In 2001, she was drafted by the Indiana Fever. After sitting out the entire year in which she was drafted due to injury, she had an all-star rookie season in 2002, she is famous for recording the first quintuple-double in 1997 and served as President of the WNBA Players Association from 2012 to 2016. Catchings was born in New Jersey, she played for Duncanville High School in Duncanville, where she was named a WBCA All-American. She participated in the WBCA High School All-America Game, she is the first player at any level in history to be credited with scoring a quintuple-double. Catchings was an All-American with the Tennessee Lady Volunteers basketball for 1997–2001, she earned the Naismith College Player of the Year award, the AP Player of the Year award, the USBWA Women's National Player of the Year award, the WBCA Player of the Year award in 2000. As a freshman on the undefeated 1997–98 National champions, she was part of the "Meeks" with Semeka Randall and Chamique Holdsclaw. Source Catchings was drafted 3rd overall by the Indiana Fever in 2001.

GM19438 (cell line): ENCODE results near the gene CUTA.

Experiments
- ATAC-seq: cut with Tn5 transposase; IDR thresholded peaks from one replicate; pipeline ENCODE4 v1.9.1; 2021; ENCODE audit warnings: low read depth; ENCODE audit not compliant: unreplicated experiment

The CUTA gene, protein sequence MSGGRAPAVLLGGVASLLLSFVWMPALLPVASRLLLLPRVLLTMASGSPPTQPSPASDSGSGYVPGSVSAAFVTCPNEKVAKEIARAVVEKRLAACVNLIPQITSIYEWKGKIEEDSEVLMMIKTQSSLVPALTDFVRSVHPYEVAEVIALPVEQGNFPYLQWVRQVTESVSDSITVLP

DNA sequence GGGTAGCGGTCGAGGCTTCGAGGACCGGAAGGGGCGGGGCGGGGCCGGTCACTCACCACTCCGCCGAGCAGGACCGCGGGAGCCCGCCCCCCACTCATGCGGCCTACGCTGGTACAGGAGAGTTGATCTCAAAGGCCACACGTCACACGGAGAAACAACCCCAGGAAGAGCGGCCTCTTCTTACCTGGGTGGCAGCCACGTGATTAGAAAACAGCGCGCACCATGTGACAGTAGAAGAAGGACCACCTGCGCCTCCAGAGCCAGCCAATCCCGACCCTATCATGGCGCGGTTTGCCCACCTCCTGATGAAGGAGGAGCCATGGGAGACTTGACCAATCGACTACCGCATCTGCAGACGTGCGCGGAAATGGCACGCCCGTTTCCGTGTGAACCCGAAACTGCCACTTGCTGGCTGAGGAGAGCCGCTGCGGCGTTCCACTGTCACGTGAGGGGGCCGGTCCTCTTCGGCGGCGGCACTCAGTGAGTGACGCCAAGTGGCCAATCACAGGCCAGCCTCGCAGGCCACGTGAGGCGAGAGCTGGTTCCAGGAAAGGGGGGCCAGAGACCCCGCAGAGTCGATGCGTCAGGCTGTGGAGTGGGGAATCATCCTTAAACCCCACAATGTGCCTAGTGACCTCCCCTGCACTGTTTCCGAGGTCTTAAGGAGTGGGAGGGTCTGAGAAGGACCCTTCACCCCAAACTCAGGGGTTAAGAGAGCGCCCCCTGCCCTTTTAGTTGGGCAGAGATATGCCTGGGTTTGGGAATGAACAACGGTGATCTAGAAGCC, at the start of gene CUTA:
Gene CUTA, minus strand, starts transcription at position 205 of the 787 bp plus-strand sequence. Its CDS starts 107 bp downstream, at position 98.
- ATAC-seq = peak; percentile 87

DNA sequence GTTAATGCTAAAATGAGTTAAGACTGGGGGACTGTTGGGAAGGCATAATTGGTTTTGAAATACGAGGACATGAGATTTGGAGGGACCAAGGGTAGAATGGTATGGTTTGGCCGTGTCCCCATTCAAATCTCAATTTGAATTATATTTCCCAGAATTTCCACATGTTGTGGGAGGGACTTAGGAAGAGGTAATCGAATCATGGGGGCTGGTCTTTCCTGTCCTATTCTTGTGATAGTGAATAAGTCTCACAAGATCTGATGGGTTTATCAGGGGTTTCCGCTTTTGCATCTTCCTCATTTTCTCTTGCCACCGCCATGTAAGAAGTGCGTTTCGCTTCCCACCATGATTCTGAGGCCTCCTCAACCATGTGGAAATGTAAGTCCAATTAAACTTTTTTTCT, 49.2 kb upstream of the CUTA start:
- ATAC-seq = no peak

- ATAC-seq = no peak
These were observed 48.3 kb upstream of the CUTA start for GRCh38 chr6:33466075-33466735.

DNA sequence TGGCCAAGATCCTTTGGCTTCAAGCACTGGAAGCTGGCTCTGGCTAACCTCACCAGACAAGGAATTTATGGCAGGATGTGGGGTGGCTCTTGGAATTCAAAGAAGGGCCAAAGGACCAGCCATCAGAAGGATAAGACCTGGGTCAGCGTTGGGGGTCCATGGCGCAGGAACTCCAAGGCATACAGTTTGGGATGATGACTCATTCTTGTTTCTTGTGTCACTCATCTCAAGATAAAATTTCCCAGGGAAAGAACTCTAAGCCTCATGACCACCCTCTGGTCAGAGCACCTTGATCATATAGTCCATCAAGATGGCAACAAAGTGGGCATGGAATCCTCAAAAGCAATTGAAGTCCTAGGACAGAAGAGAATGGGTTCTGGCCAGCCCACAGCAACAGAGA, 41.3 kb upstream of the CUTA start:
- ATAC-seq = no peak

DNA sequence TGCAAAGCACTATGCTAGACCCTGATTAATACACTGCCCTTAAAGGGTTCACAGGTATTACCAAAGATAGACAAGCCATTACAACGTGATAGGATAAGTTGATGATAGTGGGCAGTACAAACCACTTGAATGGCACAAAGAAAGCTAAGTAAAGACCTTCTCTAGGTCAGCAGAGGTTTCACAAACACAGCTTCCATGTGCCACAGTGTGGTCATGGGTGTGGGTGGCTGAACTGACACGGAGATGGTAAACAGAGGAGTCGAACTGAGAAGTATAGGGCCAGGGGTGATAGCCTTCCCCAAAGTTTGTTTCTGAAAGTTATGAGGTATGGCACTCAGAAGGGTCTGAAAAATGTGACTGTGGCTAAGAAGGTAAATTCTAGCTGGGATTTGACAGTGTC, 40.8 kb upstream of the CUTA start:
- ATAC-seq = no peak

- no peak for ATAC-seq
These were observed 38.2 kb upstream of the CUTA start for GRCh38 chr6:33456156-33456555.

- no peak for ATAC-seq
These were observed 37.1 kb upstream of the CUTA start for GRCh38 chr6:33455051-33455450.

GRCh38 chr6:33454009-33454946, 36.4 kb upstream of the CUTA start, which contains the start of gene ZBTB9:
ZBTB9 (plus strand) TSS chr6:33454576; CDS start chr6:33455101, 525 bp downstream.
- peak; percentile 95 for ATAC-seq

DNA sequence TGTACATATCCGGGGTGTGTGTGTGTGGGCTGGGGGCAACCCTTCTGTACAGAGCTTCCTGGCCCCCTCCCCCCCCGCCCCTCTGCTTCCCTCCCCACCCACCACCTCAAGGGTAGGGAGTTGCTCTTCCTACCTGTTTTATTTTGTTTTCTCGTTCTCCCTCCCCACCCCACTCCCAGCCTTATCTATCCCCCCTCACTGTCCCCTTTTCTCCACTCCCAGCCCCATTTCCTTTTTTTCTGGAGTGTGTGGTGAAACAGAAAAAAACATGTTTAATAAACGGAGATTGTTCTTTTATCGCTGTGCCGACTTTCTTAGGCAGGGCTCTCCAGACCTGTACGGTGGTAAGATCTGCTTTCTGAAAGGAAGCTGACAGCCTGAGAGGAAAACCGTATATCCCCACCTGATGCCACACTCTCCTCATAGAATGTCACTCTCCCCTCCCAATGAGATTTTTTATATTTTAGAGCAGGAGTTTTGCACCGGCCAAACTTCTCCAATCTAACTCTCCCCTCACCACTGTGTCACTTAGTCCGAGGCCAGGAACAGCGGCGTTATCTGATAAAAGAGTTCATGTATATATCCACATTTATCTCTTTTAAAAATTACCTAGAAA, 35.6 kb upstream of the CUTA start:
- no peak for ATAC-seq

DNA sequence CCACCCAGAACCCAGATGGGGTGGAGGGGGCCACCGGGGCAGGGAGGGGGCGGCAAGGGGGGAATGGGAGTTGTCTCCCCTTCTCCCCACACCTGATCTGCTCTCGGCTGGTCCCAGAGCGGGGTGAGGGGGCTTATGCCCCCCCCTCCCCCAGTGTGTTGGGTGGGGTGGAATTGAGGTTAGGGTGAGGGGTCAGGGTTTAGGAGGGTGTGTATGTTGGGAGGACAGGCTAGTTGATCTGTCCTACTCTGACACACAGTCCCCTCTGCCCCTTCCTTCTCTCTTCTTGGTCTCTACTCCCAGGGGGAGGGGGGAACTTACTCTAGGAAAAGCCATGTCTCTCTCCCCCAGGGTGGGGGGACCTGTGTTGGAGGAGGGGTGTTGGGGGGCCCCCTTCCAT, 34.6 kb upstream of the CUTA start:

Unable to play in the 2001 season due to an ACL injury sustained during her senior year at Tennessee, she had an outstanding year in 2002 and was named WNBA Rookie of the Year while averaging 18.6 ppg making an impact on the Fever roster in her first year as a pro. During her rookie season, in a regular season game against the Minnesota Lynx, Catchings had tied a WNBA record, 9 steals; that year, the Fever made it to the playoffs and despite losing 2–1 in the first round, Catchings had a dominant postseason, averaging a playoff career-high 20.3 ppg. Catchings's best season of her career would be in the 2003 season, where she averaged a career-high 19.7 ppg although the Fever never made it to the playoffs that year. In 2005, Catchings scored her 2,000th point in the WNBA. With this she became the fastest player to score 2000 career points in the WNBA, reaching the milestone in only four seasons of play, she is the fastest to 1,000 rebounds, 400 assists, 300 steals. In 2005, Catchings was named the WNBA Defensive Player of the Year.